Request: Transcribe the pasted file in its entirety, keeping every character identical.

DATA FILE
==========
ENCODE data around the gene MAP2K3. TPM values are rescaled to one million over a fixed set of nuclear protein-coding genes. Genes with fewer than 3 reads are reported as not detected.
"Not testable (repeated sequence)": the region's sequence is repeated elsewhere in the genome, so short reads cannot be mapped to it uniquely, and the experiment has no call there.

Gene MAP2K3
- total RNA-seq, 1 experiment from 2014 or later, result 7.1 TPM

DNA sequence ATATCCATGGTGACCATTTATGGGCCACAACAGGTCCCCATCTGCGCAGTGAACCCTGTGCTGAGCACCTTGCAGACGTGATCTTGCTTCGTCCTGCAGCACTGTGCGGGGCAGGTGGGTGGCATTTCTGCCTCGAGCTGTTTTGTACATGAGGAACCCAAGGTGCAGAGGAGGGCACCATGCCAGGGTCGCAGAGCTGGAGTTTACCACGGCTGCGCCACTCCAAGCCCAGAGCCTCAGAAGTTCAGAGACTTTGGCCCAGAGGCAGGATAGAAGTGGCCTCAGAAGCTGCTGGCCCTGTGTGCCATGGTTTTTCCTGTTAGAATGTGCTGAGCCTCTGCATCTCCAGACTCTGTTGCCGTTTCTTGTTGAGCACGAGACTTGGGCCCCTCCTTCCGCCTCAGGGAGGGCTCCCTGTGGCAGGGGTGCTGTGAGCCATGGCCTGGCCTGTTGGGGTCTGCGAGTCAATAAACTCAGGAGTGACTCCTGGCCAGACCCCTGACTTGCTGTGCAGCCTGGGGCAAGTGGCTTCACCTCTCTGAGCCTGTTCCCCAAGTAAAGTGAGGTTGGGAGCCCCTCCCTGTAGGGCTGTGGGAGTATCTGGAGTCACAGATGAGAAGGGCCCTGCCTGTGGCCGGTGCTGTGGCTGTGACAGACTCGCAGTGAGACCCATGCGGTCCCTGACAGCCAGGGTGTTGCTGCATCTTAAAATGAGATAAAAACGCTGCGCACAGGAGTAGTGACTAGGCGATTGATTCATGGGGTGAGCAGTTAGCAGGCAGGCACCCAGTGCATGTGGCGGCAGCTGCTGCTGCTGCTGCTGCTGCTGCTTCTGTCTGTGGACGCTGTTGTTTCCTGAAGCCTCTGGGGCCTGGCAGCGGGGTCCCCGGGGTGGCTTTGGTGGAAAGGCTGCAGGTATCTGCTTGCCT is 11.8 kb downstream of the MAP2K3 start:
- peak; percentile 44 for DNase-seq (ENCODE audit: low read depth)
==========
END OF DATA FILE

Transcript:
ENCODE data around the gene MAP2K3. TPM values are rescaled to one million over a fixed set of nuclear protein-coding genes. Genes with fewer than 3 reads are reported as not detected.
"Not testable (repeated sequence)": the region's sequence is repeated elsewhere in the genome, so short reads cannot be mapped to it uniquely, and the experiment has no call there.

Gene MAP2K3
- total RNA-seq, 1 experiment from 2014 or later, result 7.1 TPM

DNA sequence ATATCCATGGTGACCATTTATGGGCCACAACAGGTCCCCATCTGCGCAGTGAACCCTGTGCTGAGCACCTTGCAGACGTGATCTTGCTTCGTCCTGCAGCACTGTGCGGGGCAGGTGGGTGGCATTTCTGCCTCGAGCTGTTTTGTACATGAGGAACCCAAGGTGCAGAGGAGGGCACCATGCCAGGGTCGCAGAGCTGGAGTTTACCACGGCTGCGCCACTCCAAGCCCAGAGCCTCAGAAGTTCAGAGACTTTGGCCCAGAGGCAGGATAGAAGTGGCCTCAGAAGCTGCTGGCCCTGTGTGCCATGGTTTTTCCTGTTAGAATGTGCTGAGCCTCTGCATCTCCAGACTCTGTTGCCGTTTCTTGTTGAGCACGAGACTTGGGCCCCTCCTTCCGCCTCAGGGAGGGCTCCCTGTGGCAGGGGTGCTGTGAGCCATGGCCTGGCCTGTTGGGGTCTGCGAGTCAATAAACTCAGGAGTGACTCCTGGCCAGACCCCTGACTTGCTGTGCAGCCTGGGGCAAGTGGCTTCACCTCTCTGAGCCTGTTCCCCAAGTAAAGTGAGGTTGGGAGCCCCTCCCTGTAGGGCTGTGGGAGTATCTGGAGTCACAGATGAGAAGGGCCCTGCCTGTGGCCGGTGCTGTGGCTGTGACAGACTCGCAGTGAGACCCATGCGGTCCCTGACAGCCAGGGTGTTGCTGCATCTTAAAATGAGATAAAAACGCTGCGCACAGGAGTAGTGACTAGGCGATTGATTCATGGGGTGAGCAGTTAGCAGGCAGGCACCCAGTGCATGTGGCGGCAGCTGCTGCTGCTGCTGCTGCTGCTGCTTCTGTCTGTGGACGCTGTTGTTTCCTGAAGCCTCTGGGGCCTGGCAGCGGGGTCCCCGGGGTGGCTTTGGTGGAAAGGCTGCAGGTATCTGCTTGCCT is 11.8 kb downstream of the MAP2K3 start:
- peak; percentile 44 for DNase-seq (ENCODE audit: low read depth)